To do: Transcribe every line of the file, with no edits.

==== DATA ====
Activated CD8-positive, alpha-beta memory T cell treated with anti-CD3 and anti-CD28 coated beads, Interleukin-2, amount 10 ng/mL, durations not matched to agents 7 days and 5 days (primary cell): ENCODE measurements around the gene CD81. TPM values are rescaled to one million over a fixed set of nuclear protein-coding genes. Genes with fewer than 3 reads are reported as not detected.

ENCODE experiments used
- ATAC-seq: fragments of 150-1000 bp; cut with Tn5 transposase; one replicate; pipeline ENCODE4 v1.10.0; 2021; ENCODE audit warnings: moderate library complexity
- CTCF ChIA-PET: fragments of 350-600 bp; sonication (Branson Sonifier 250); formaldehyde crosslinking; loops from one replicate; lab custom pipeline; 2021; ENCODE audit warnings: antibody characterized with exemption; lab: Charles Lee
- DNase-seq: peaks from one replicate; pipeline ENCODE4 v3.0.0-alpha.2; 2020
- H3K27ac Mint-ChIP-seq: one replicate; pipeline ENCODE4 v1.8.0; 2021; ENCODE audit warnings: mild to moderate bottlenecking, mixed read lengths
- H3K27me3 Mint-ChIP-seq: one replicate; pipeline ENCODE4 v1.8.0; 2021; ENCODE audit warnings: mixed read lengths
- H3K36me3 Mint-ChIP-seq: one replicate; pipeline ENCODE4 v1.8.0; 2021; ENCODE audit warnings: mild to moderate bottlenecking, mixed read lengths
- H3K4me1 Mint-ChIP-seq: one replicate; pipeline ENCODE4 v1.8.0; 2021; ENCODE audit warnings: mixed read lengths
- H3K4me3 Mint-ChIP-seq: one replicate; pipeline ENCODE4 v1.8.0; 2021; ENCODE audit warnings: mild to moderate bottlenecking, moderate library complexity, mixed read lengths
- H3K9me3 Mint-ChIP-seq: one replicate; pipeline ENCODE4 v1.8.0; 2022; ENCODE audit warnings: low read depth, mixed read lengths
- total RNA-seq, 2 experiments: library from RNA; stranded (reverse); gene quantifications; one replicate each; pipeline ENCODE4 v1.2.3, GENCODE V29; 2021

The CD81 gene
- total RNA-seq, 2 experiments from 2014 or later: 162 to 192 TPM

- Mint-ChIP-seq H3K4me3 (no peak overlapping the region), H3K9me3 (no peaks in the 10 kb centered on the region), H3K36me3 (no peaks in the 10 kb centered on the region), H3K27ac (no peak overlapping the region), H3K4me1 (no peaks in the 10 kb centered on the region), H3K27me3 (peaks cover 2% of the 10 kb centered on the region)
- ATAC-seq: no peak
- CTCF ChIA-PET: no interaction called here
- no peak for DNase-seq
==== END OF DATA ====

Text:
Activated CD8-positive, alpha-beta memory T cell treated with anti-CD3 and anti-CD28 coated beads, Interleukin-2, amount 10 ng/mL, durations not matched to agents 7 days and 5 days (primary cell): ENCODE measurements around the gene CD81. TPM values are rescaled to one million over a fixed set of nuclear protein-coding genes. Genes with fewer than 3 reads are reported as not detected.

ENCODE experiments used
- ATAC-seq: fragments of 150-1000 bp; cut with Tn5 transposase; one replicate; pipeline ENCODE4 v1.10.0; 2021; ENCODE audit warnings: moderate library complexity
- CTCF ChIA-PET: fragments of 350-600 bp; sonication (Branson Sonifier 250); formaldehyde crosslinking; loops from one replicate; lab custom pipeline; 2021; ENCODE audit warnings: antibody characterized with exemption; lab: Charles Lee
- DNase-seq: peaks from one replicate; pipeline ENCODE4 v3.0.0-alpha.2; 2020
- H3K27ac Mint-ChIP-seq: one replicate; pipeline ENCODE4 v1.8.0; 2021; ENCODE audit warnings: mild to moderate bottlenecking, mixed read lengths
- H3K27me3 Mint-ChIP-seq: one replicate; pipeline ENCODE4 v1.8.0; 2021; ENCODE audit warnings: mixed read lengths
- H3K36me3 Mint-ChIP-seq: one replicate; pipeline ENCODE4 v1.8.0; 2021; ENCODE audit warnings: mild to moderate bottlenecking, mixed read lengths
- H3K4me1 Mint-ChIP-seq: one replicate; pipeline ENCODE4 v1.8.0; 2021; ENCODE audit warnings: mixed read lengths
- H3K4me3 Mint-ChIP-seq: one replicate; pipeline ENCODE4 v1.8.0; 2021; ENCODE audit warnings: mild to moderate bottlenecking, moderate library complexity, mixed read lengths
- H3K9me3 Mint-ChIP-seq: one replicate; pipeline ENCODE4 v1.8.0; 2022; ENCODE audit warnings: low read depth, mixed read lengths
- total RNA-seq, 2 experiments: library from RNA; stranded (reverse); gene quantifications; one replicate each; pipeline ENCODE4 v1.2.3, GENCODE V29; 2021

The CD81 gene
- total RNA-seq, 2 experiments from 2014 or later: 162 to 192 TPM

- Mint-ChIP-seq H3K4me3 (no peak overlapping the region), H3K9me3 (no peaks in the 10 kb centered on the region), H3K36me3 (no peaks in the 10 kb centered on the region), H3K27ac (no peak overlapping the region), H3K4me1 (no peaks in the 10 kb centered on the region), H3K27me3 (peaks cover 2% of the 10 kb centered on the region)
- ATAC-seq: no peak
- CTCF ChIA-PET: no interaction called here
- no peak for DNase-seq